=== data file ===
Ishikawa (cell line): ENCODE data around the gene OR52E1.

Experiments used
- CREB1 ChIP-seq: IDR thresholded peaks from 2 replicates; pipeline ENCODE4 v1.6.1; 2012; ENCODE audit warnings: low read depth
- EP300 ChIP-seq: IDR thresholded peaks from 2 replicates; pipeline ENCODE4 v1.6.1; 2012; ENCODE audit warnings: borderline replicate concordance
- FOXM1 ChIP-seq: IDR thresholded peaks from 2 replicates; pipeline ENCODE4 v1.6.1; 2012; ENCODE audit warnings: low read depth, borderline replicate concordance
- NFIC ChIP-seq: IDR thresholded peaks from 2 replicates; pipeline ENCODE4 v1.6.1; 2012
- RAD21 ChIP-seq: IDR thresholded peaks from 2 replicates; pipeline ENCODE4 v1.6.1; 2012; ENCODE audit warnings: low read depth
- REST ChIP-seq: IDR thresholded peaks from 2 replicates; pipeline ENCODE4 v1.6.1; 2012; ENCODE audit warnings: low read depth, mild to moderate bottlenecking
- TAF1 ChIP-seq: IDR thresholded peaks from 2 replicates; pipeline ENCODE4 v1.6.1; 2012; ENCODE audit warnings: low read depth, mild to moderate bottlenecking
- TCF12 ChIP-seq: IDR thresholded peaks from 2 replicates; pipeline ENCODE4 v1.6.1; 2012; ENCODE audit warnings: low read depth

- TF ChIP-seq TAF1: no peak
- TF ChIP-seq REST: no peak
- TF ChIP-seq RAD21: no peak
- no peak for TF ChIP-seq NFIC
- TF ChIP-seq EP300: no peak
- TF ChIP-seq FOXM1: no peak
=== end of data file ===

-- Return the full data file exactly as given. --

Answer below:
Ishikawa (cell line): ENCODE data around the gene OR52E1.

Experiments used
- CREB1 ChIP-seq: IDR thresholded peaks from 2 replicates; pipeline ENCODE4 v1.6.1; 2012; ENCODE audit warnings: low read depth
- EP300 ChIP-seq: IDR thresholded peaks from 2 replicates; pipeline ENCODE4 v1.6.1; 2012; ENCODE audit warnings: borderline replicate concordance
- FOXM1 ChIP-seq: IDR thresholded peaks from 2 replicates; pipeline ENCODE4 v1.6.1; 2012; ENCODE audit warnings: low read depth, borderline replicate concordance
- NFIC ChIP-seq: IDR thresholded peaks from 2 replicates; pipeline ENCODE4 v1.6.1; 2012
- RAD21 ChIP-seq: IDR thresholded peaks from 2 replicates; pipeline ENCODE4 v1.6.1; 2012; ENCODE audit warnings: low read depth
- REST ChIP-seq: IDR thresholded peaks from 2 replicates; pipeline ENCODE4 v1.6.1; 2012; ENCODE audit warnings: low read depth, mild to moderate bottlenecking
- TAF1 ChIP-seq: IDR thresholded peaks from 2 replicates; pipeline ENCODE4 v1.6.1; 2012; ENCODE audit warnings: low read depth, mild to moderate bottlenecking
- TCF12 ChIP-seq: IDR thresholded peaks from 2 replicates; pipeline ENCODE4 v1.6.1; 2012; ENCODE audit warnings: low read depth

- TF ChIP-seq TAF1: no peak
- TF ChIP-seq REST: no peak
- TF ChIP-seq RAD21: no peak
- no peak for TF ChIP-seq NFIC
- TF ChIP-seq EP300: no peak
- TF ChIP-seq FOXM1: no peak